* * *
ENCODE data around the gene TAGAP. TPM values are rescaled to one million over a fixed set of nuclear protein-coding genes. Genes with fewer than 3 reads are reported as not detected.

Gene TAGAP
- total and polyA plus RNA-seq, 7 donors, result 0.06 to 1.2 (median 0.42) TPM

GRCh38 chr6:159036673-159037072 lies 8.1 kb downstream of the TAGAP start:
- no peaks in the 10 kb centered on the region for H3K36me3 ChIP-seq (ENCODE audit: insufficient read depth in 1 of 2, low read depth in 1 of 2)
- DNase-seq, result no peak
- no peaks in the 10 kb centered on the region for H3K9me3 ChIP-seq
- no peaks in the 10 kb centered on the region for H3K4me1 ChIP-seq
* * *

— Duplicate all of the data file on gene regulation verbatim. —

ENCODE data around the gene TAGAP. TPM values are rescaled to one million over a fixed set of nuclear protein-coding genes. Genes with fewer than 3 reads are reported as not detected.

Gene TAGAP
- total and polyA plus RNA-seq, 7 donors, result 0.06 to 1.2 (median 0.42) TPM

GRCh38 chr6:159036673-159037072 lies 8.1 kb downstream of the TAGAP start:
- no peaks in the 10 kb centered on the region for H3K36me3 ChIP-seq (ENCODE audit: insufficient read depth in 1 of 2, low read depth in 1 of 2)
- DNase-seq, result no peak
- no peaks in the 10 kb centered on the region for H3K9me3 ChIP-seq
- no peaks in the 10 kb centered on the region for H3K4me1 ChIP-seq